# If $U=Im(T^k)$ then $T|_U$ is invertible

Let $$V$$ be a vector space, $$dim(V)=n<\infty$$, and $$T:V\to V$$ linear map. (A) Prove there exists $$k\in \mathbb{N}$$ such that $$Im(T^k)=Im(T^{k+1})$$.

(B) Let $$U=Im(T^k)$$. Prove that (i) $$U$$ is an invariant subspace. (ii) $$T|_U:U\to U$$ is invertible.

I will be happy to receive help in $$(B)ii$$. Here are my ideas for $$A,B(i)$$:

(A) $$\forall k: Im(T^{k+1})\subseteq Im(T^k)\subseteq V$$. $$V$$ is finite-dimensional, so we cannot have an infinite chain of subspaces strictly contained in one another.

(B) i) $$u\in Im(T^k)\Rightarrow \exists v\in V$$ such that $$T^k v=u$$. This implies $$Tv = T^{k}(Tu) \in Im(T^k)$$ so $$U$$ is invariant.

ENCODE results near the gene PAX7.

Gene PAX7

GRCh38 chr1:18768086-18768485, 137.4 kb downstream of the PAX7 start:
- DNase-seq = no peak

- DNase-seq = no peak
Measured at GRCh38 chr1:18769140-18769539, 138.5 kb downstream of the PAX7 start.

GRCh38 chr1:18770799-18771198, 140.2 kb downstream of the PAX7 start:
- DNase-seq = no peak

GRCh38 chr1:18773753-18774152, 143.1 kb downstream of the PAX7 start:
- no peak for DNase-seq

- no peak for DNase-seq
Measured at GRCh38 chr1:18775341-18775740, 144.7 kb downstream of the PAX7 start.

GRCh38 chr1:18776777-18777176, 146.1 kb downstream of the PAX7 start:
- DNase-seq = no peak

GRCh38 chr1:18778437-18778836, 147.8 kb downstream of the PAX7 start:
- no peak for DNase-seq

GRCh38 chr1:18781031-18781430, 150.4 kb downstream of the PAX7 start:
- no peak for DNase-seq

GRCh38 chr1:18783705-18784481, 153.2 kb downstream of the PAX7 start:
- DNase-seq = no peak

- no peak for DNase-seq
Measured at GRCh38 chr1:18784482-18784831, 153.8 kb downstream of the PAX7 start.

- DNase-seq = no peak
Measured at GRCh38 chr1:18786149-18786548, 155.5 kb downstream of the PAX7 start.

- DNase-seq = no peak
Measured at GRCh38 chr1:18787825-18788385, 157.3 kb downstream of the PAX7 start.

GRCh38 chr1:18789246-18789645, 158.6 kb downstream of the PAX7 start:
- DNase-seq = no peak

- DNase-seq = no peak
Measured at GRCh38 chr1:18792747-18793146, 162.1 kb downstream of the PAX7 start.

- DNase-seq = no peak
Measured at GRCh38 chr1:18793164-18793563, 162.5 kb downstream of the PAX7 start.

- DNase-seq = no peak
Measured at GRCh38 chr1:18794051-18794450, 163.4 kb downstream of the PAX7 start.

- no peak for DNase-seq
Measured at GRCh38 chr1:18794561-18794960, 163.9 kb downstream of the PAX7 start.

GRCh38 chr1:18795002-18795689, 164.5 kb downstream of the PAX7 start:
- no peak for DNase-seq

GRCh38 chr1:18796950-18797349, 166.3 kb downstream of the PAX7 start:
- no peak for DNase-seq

I thought of proving (B)(ii) by showing that $$0$$ is not an eigenvalue of $$T|_U$$, but did not really manage to do it.

Thank you!

From rank nullity theorem: $$dim V=dim(Im(T^k))+dim(Ker(T^k))$$ $$dim V=dim(Im(T^{k+1}))+dim(Ker(T^{k+1}))$$
As $$Im(T^k)=Im(T^{k+1})$$ (from (A)), we have $$dim(Ker(T^{k+1}))=dim(Ker(T^k))$$ But $$Ker(T^k)\subseteq Ker(T^{k+1})$$, therefore, $$Ker(T^{k+1})=Ker(T^k)$$
Therefore, if $$T|_Uv=0$$, then $$T(T^{k}w)=0$$ for some $$w\in V$$ and $$v=T^{k}w$$, i.e. $$w\in Ker(T^{k+1})$$, so $$w\in Ker(T^k)$$, hence $$v=T^{k}w=0$$, we have proved that $$Ker(T|_U)=\{0\}$$, hence $$T|_U$$ is invertible (as $$U$$ is finite dimensional).